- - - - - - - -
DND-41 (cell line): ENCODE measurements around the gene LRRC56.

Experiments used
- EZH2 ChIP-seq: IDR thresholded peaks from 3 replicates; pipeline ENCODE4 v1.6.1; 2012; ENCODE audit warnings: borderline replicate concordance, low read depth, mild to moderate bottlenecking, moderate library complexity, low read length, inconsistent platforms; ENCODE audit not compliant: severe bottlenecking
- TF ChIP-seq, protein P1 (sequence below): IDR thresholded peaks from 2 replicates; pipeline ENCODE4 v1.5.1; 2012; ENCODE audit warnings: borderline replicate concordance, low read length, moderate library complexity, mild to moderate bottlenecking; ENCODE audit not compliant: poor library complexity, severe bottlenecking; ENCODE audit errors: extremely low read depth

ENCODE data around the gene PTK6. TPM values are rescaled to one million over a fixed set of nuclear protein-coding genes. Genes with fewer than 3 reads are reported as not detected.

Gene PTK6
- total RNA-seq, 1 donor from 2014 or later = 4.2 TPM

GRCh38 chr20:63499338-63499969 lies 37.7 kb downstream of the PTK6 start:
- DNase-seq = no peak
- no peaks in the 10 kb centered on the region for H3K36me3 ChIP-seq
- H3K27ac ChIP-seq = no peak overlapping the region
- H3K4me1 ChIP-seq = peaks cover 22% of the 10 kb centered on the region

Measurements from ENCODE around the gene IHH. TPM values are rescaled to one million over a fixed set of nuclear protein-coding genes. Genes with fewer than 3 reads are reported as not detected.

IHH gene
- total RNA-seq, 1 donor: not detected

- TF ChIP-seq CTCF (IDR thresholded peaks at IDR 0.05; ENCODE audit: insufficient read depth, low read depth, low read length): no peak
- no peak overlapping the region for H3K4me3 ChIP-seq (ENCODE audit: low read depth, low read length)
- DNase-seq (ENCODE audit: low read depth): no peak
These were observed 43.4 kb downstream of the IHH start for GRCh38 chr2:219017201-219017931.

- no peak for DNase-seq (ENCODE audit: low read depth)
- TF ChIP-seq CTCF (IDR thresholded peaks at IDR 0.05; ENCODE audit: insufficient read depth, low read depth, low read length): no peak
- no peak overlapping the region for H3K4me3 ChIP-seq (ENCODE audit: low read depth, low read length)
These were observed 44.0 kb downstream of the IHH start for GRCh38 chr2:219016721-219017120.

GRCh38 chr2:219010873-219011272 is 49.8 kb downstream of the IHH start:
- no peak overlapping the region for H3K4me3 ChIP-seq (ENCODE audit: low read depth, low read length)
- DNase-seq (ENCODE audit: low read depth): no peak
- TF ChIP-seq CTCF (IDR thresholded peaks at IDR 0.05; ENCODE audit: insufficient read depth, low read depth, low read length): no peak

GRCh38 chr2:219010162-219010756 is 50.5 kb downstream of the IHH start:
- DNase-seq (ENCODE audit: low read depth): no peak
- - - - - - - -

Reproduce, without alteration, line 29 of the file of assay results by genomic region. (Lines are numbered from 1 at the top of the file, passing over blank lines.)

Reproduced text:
- DNase-seq (ENCODE audit: low read depth): no peak